CubaBrief: U.S. State Department’s annual report on terrorism for the year 2022 has a chapter on Cuba, and the Castro regime’s official media cries “slander”

The Department of State issued the 2022 Country Reports on Terrorism (CRT) yesterday on November 30, 2023. The Cuban dictatorship’s official media howled that Cuba was “slandered” for remaining on the list of state sponsors of terrorism, but was silent in explaining Havana’s continuing support of terrorism.

Click on the image below to watch a video on Havana’s involvement in terrorism in 2023.

On May 17, 2012, the U.S. House Committee on Foreign Affairs held a hearing on “Cuba’s Global Network of Terrorism, Intelligence, and Warfare.” Christopher Simmons, retired from the Defense Intelligence Agency with over 23 years of experience as a counterintelligence officer, presented the following analysis of Cuba.

“In many respects, Cuba can be accurately characterized as a violent criminal organization masquerading as a government. The island’s five intelligence services exist not to protect the nation, but to ensure the survival of the regime. … Transitioning to the issue of terrorism, Havana takes a three-tier approach to its involvement in terrorism: Regime-directed, regime-supported, and finally, alliances with state sponsors. For regime-directed activities, we’re looking at specifically bona fide acts of terrorism, Cuban Intelligence Service targeting of the U.S. war on terrorism, and ‘Active Measures.’ ”

U.S.Department of State, November 30, 2023

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Country Reports on Terrorism 2022

Bureau of Counterterrorism

Country Reports on Terrorism 2022 is submitted in compliance with Title 22 of the United States Code, Section 2656f (the “Act”), which requires the Department of State to provide to Congress a full and complete annual report on terrorism for those countries and groups meeting the criteria of the Act.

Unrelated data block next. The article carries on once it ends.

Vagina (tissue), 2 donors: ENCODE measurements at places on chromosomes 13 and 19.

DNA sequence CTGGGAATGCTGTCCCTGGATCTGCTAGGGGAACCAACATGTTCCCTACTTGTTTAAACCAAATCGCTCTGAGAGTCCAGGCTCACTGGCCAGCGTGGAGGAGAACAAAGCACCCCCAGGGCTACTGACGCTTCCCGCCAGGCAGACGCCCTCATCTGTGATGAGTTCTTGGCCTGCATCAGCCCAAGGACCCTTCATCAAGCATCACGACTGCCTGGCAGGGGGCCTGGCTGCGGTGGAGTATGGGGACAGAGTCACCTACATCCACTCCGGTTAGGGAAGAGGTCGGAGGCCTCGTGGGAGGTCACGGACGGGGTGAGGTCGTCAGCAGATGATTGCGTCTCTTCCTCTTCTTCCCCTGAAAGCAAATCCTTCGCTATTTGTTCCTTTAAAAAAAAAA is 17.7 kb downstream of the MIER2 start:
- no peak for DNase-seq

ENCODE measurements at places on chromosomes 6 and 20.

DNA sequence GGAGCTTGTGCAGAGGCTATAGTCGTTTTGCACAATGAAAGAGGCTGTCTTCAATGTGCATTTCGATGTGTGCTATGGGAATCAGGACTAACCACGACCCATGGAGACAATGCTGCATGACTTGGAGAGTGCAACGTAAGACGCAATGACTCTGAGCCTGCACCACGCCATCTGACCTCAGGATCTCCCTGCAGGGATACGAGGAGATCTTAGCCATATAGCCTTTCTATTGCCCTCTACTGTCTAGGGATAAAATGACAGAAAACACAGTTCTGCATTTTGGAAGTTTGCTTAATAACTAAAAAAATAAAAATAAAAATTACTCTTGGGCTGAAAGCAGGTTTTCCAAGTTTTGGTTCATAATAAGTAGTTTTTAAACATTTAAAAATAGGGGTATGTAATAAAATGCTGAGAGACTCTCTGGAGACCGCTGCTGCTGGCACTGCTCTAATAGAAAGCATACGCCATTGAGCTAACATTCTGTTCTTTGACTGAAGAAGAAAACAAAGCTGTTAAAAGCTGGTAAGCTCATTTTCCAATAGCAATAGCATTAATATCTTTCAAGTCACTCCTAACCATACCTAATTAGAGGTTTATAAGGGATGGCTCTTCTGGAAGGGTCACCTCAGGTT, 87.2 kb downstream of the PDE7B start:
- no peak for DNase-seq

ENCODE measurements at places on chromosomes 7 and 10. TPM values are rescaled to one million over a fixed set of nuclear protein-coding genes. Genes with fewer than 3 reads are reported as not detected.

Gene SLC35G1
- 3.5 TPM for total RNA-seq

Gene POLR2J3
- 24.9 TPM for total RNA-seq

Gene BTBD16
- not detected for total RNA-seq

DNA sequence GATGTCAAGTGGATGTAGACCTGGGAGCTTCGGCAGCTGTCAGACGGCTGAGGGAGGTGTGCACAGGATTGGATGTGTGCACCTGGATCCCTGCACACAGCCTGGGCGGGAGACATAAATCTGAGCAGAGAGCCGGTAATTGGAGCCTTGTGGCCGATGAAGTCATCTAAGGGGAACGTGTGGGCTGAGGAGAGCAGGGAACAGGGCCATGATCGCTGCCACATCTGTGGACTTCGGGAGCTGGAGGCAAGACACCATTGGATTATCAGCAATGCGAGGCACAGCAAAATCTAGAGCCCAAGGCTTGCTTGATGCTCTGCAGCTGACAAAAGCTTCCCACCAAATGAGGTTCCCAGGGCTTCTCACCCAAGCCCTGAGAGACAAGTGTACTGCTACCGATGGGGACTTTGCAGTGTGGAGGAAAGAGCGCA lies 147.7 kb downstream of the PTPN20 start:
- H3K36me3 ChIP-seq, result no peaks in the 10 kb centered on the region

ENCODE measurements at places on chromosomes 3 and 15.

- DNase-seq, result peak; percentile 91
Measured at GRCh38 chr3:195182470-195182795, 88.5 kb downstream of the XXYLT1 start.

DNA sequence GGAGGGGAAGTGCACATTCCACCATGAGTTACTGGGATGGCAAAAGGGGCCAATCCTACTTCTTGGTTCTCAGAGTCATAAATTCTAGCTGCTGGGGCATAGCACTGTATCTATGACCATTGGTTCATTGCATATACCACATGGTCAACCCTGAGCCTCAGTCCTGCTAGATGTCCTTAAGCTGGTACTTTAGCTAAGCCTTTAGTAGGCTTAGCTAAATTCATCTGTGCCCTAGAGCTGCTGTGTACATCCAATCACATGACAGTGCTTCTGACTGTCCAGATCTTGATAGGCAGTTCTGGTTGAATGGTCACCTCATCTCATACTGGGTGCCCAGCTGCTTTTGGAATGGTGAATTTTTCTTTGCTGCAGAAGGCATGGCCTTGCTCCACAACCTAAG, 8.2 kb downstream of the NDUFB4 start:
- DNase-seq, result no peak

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Chapter 2 — State Sponsors of TerroriSM

This report provides a snapshot of events during 2022 relevant to countries designated as State Sponsors of Terrorism.  It does not constitute a new announcement regarding such designations.

To designate a country as a State Sponsor of Terrorism, the Secretary of State must determine that the government of such country has repeatedly provided support for acts of international terrorism.  Once a country is designated, it remains a State Sponsor of Terrorism until the designation is rescinded in accordance with statutory criteria requiring the President to certify either that a) a designated country has not provided any support for acts of international terrorism during the previous six months and has provided assurances that it will not support acts of international terrorism in the future, or 2) there has been a fundamental change in the leadership and policies of the designated country, that the country is not supporting acts of international terrorism, and that the country has provided assurances that it will not support acts of international terrorism in the future.  A wide range of sanctions is imposed because of a State Sponsor of Terrorism designation, including the following:

  • A ban on arms-related exports and sales

  • Controls over exports of dual-use items, requiring 30-day Congressional notification for goods or services that could significantly enhance the terrorist-list country’s military capability or ability to support terrorism

  • Restrictions on U.S. foreign assistance

  • Visa processing requirements

  • Imposition of miscellaneous financial and other restrictions

CUBA

On January 12, 2021, the Department of State designated Cuba as a State Sponsor of Terrorism.  The Secretary determined that the Cuban government repeatedly provided support for acts of international terrorism in granting safe harbor to terrorists.

Cuba was previously designated as a State Sponsor of Terrorism in 1982 because of its long history of providing advice, safe haven, communications, training, and financial support to guerrilla groups and individual terrorists.

Cuba’s designation was rescinded in 2015 after a thorough review found that the country met the statutory criteria for rescission.  In 2021 the Secretary of State determined that Cuba had repeatedly provided support for acts of international terrorism in the six years since its designation had been rescinded.  Citing peace negotiation protocols, Cuba refused Colombia’s request to extradite 10 ELN leaders living in Havana after that group claimed responsibility for the 2019 bombing of a Bogotá police academy that killed 22 people and injured 87 others.

The Cuban government did not formally respond to the extradition requests for ELN leaders Victor Orlando Cubides (aka “Pablo Tejada”) and Ramírez Pineda (aka “Pablo Beltrán”) filed by Colombia.

In November, pursuant to an order from Colombian President Petro, the Attorney General announced that arrest warrants would be suspended against 17 ELN commanders, including those whose extradition Colombia had previously requested.

Cuba also continues to harbor several U.S. fugitives from justice wanted on charges related to political violence, many of whom have resided in Cuba for decades.

https://www.state.gov/reports/country-reports-on-terrorism-2022/